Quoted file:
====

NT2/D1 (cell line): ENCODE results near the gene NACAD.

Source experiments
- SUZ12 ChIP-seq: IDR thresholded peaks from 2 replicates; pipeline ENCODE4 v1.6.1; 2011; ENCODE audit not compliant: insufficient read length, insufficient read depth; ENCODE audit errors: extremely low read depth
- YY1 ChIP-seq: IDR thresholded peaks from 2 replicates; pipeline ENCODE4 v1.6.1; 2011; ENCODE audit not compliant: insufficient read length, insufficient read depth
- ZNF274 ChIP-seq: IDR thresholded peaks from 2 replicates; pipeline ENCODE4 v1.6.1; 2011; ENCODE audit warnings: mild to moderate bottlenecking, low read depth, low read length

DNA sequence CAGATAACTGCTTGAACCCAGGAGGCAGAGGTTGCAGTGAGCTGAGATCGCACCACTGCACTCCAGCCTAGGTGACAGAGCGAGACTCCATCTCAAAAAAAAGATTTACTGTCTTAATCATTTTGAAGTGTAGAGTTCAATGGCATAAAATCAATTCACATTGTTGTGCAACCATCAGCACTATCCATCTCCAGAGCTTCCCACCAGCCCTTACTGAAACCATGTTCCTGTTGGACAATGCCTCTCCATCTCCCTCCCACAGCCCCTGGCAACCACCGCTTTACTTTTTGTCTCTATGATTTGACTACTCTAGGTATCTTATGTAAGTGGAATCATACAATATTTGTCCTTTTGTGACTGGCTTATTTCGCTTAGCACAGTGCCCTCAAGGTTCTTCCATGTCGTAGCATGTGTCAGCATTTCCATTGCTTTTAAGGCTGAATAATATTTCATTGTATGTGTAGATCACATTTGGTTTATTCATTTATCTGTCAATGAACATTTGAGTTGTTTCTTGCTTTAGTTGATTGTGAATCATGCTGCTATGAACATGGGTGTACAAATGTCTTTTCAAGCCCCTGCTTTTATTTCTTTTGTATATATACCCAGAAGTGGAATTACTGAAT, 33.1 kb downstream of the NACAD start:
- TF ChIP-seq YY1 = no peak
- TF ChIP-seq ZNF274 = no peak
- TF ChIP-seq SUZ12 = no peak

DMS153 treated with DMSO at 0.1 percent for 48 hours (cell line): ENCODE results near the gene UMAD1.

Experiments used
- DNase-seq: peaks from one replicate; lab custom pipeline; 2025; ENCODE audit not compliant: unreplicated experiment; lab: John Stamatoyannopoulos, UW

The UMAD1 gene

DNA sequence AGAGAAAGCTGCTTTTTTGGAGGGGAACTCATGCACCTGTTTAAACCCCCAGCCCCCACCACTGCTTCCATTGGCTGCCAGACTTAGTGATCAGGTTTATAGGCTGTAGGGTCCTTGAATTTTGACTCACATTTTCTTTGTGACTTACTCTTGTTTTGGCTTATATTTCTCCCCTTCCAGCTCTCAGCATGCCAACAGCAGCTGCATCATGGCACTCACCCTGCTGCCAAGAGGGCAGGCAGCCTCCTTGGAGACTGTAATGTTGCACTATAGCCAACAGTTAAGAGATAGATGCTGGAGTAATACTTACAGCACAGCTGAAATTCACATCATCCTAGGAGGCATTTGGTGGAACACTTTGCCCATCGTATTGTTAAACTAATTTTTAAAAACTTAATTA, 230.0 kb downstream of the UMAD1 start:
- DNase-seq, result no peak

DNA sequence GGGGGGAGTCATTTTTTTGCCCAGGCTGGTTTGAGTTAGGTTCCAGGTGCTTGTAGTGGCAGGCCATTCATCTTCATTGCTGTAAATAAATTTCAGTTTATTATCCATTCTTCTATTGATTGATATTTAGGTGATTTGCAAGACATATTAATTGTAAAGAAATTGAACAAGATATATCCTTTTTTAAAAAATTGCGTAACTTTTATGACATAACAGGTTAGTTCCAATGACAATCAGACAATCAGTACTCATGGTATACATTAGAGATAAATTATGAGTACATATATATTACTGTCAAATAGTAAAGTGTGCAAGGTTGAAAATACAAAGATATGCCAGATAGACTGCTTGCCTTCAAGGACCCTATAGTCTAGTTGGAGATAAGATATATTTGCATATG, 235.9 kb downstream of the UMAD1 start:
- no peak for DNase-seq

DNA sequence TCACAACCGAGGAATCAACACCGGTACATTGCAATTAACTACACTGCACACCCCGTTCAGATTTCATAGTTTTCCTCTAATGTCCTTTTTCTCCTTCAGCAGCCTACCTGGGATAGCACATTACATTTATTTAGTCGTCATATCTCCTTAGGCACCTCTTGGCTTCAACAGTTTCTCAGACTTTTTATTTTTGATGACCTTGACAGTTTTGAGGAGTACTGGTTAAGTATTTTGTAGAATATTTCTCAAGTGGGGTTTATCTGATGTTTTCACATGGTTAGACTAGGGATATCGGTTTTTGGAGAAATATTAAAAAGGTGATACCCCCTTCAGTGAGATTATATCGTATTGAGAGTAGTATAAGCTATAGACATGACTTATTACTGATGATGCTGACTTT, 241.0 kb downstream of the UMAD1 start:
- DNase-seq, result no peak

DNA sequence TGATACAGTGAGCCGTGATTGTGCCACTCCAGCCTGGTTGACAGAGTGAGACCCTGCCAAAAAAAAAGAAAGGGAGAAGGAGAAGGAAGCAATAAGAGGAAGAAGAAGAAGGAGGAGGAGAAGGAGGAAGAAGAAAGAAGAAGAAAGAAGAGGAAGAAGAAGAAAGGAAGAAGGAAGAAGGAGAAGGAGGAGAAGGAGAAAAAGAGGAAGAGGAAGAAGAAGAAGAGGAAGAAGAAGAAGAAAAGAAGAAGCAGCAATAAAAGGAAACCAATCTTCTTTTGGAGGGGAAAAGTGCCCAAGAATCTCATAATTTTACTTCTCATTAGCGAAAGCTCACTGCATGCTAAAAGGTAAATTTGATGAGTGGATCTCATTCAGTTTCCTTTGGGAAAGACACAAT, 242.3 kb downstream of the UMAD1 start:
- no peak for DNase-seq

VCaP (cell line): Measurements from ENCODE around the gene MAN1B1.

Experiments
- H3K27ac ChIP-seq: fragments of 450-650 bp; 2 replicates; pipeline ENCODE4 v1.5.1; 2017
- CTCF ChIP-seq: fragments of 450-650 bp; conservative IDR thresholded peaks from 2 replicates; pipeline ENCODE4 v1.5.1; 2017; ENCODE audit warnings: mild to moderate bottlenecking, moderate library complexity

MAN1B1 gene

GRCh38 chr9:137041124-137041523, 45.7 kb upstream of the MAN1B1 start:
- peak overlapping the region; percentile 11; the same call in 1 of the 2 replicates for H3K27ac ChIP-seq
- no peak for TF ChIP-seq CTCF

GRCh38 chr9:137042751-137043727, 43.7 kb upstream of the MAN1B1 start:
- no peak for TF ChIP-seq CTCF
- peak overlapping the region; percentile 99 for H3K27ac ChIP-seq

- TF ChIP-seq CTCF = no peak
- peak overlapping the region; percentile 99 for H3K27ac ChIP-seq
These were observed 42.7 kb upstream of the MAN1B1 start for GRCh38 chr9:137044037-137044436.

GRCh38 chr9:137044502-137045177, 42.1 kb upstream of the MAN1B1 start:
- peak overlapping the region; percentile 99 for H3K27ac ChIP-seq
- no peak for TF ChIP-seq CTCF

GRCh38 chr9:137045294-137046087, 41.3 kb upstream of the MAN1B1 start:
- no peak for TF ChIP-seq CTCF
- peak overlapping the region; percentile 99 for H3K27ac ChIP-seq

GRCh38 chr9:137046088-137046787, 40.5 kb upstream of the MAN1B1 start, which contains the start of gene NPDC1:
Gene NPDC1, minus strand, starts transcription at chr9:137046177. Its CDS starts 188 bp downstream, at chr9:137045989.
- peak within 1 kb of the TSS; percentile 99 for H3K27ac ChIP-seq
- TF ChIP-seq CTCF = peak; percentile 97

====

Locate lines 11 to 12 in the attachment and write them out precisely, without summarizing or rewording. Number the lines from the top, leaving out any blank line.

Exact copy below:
Experiments used
- DNase-seq: peaks from one replicate; lab custom pipeline; 2025; ENCODE audit not compliant: unreplicated experiment; lab: John Stamatoyannopoulos, UW